It’s a challenge to find the difference if you equate the new Nissan XTrail to its lighter Qashqai sibling. The two vehicles have a great deal in common, because rather than being a completely stand-alone model as it once was, the X-Trail is essentially an expanded Qashqai with seven seats.
Not that this is a bad thing, because the X-Trail has a lot to give drivers to explore options at the wide end of the SUV class.
It is by no means the largest in the seven-seater SUV class, which some can see as an advantage, and although this applies similarly to the rear seats, they are good for the limited use that most families would expect of them. Overall, the X-Trail is a spacious car with plenty of parking.
Engines, performance and drive
The Nissan x-Trail is not a performer, but it’s nice to manoeuvre for such a bulky vehicle. This is thanks to quick steering, a simple six-speed manual gearbox and a raft of safety equipment.
The flexible SUV contains Nissan’s ‘Intelligent Trace Control’ which continuously tracks your pace and steering feedback, changing your line via the corner if the car thinks you’re going to be running wide, rather than tweaking the wheel when the car has lost grip.
Nissan no more sells either 2.0-liter or 1.6-liter diesel, and the 1.6 DiG-T petrol unit is almost off the price chart. In search of better efficiency and lower carbon emission, the selection now contains a standard 1.7-litre diesel with 148bhp and 340Nm of torque, including a 1.3-litre petrol with 158bhp and 270Nm. Each of these engines are tested and tried elsewhere in the Renault-Nissan Alliance, Nissan Qashqai and Renault Kadjar.
Interior, design and technology
Take a quick look at the Nissan XTrail, and then you might momentarily mistake it for the younger brother, the Qashqai. However, although the company nose is largely the same as the Qashqai’s, the X-Trail rounded rear is substantially different.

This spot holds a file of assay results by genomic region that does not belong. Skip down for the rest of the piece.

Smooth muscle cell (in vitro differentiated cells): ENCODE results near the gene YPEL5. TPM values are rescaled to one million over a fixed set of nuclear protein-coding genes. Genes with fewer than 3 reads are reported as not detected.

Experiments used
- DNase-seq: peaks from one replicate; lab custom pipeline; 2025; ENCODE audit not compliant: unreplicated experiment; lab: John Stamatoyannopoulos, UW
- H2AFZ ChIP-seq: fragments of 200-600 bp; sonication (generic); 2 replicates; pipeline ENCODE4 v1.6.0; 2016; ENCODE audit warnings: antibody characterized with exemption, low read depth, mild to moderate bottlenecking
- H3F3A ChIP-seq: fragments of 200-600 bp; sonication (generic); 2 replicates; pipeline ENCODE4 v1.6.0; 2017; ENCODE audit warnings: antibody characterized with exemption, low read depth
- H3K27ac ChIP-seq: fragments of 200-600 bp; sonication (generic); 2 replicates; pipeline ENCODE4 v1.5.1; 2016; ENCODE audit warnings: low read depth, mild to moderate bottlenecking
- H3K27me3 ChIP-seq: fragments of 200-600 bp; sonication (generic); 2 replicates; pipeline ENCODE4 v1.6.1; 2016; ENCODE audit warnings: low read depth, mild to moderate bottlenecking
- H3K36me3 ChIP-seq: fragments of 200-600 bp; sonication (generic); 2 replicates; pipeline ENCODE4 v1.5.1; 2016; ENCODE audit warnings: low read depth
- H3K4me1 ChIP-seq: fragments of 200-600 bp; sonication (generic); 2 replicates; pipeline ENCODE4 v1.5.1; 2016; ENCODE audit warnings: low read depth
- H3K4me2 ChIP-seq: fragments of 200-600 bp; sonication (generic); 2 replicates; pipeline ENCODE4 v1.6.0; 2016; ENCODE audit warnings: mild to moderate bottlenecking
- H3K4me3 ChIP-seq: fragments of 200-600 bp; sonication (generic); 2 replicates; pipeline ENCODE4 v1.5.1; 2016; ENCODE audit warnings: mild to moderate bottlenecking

The 2017 updates are identifiable by a new, wider front grid, improvements to the front and rear bumpers, chrome exterior mouldings, and a daytime LED light signature that throws a distinct pattern from the Qashqai-easier it is to see the distinction between the two when the lights are on. There are also a few new colour shades and alloy wheel styles. It’s not a drastic redesign, and if you’ve been admirer of the pre-facelift design, chances are you won’t even notice the changes.
Reliability and safety
The X-Trail is a brand of its own, but the design, engines and technologies have been used by the Renault-Nissan Alliance for some time. As a consequence, reliability seems to be a positive thing.
However, on the plus side, the X-Trail has plenty of protective technology in its arsenal, such as the liberal use of high-strength steel in the chassis, plus the Nissan ‘Safety Shield,’ which involves warning lane deviations and blind spot detection.
All of this meant a solid Euro NCAP five-star ranking in 2014, with the X-Trail earning 86% for adult occupant safety, 83% for child passenger security and 75% for both pedestrian safety and safety assistance equipment.